Ted Bundy Biopic ‘Extremely Wicked, Shockingly Evil and Vile’ is Confident in its Perspective

In Extremely Wicked, Shockingly Evil and Vile, the narrative unfolds exactly like the true crime story we’re so familiar with: we’re introduced to Ted Bundy (Zac Efron), an attractive and charming man who is adored by most people around him, but something isn’t right – could this man really be capable of what they say? We don’t see Ted commit any of the murders he’s accused of, which makes us question if he really is guilty despite us knowing the truth.

For the first half of Extremely Wicked, we’re almost caught up with everyone else’s view of Ted, especially with Elizabeth “Liz” Kloepfer (Lily Collins) who is left feeling uncertain about her alluring and affable fiancé. Efron’s portrayal of Bundy is so brilliant that you forget this actor once played teen heartthrob Troy Bolton in Disney Channel’s High School Musical. He becomes the infamous killer so entirely in a performance that allows us to see Ted as the charismatic man everyone said he was, whilst still feeling somewhat alarmed by his demeanour.

The narrative is quite disjointed at the start, but the film finds its stride and remains both competent and powerful until the very end. Extremely Wicked is based on a book written by Kloepfer and is advertised as being told from her perspective – but the film never really takes anyone’s particular point of view. It’s only from Liz’s perspective in the sense that Ted’s murders happen off-screen, as to create the same cloud of doubt that everyone around him had during his time of activity. It’s an effective technique, but its execution isn’t perfect – especially when we, unfortunately, don’t learn much about Liz’s character.

However, the film still does well in conveying the anguish that Liz felt. She only saw one side to Ted and it’s the same side presented to the audience, which some may find boring to watch as all the gory and brutal deaths aren’t depicted. As Ted’s trial progresses, Liz’s deterioration is clearly visible as Collins gives an emotive performance alongside Efron. She’s at war with herself, questioning whether the man she loves could be capable of such vicious and violent atrocities as she watches the trial unfold live on television. It’s here, going into the film’s second half, that it finally outlines exactly what Ted did to the women he killed.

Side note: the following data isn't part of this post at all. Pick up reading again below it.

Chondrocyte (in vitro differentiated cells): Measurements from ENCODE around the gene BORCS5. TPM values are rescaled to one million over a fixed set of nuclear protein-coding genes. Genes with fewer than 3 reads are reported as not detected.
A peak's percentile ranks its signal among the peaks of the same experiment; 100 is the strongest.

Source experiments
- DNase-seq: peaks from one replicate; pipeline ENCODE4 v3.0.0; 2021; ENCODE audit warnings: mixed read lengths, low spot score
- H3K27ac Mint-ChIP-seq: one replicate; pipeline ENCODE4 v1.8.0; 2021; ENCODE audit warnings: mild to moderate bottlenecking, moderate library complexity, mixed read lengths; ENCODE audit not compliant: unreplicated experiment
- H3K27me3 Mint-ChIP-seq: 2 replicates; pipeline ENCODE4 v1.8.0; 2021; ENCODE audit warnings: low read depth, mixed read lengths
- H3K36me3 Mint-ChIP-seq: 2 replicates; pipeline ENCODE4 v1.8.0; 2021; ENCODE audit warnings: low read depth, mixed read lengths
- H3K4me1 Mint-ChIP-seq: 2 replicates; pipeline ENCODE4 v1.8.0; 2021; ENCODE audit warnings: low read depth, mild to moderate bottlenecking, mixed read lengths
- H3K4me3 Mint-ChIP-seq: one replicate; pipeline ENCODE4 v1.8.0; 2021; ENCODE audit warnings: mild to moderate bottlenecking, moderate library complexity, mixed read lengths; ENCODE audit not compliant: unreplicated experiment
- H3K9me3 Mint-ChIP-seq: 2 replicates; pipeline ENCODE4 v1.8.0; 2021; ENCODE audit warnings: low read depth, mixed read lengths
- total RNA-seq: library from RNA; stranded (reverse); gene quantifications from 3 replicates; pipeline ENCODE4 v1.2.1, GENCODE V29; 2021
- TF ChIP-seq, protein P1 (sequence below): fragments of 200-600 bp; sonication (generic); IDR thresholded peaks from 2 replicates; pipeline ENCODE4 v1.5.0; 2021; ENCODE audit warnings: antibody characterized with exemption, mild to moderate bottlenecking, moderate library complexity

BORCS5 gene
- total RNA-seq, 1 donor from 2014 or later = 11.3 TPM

Extremely Wicked never fully puts us on Ted’s side. He’s cocky, arrogant and lying through his teeth; yet he still has fans who attend his trial which further reflects the impact he had on people. These women were attracted to him despite being scared about what might happen to them. There’s just something about Ted and he knows it. He’s a smart man studying law who eventually becomes his own lawyer. He starts joking around in court even though he’s literally on trial for murder. He knows how to play the game and it’s great to see Efron in action here – he’s in and out of control, he’s both level-headed and hot-headed. Who exactly is this man? The second half of the film shows parts of his real personality finally slip out – the bad seeping through the good which begins to raise even more alarm bells.

It’s intriguing to see just how far Ted proclaims his innocence until he shows a moment of weakness before his execution: the one scene that finally assures us that yes, he is undoubtedly capable of these violent crimes. Suddenly, all of the happy moments Ted and Liz shared together at the beginning of their relationship now have extremely dark undertones. He is the man they’ve been saying he is.

Extremely Wicked highlights the emotionally manipulative aspects of Ted and never allows us to be fully sympathetic towards him. This is heavily due to Efron’s remarkable performance in depicting a truly unusual serial killer of the ‘70s. Director Joe Berlinger’s decision to leave Bundy’s voice out of the film is another highlight. We don’t see things from his point of view and we’re never in his head. It’s perhaps a different type of true crime film than we’re used to as Bundy’s crimes aren’t re-enacted, which feels more respectful to his victims – some of the families of which are still alive.

It’s also worth checking out Berlinger’s Netflix documentary series about Bundy as it really explores the full extent of what he did. As Judge Edward Cowart (John Malkovich) said, Bundy was a “total waste of humanity,” but he was so much more than that; he was “extremely wicked, shockingly evil and vile.”


by Toni Stanger


Toni Stanger is a film and screenwriting graduate with a passion for cats, horror films and middle-aged actresses. Her favourite films include Gone Girl, Heathers, Scream and Excision. You can find her on Twitter and Letterboxd.

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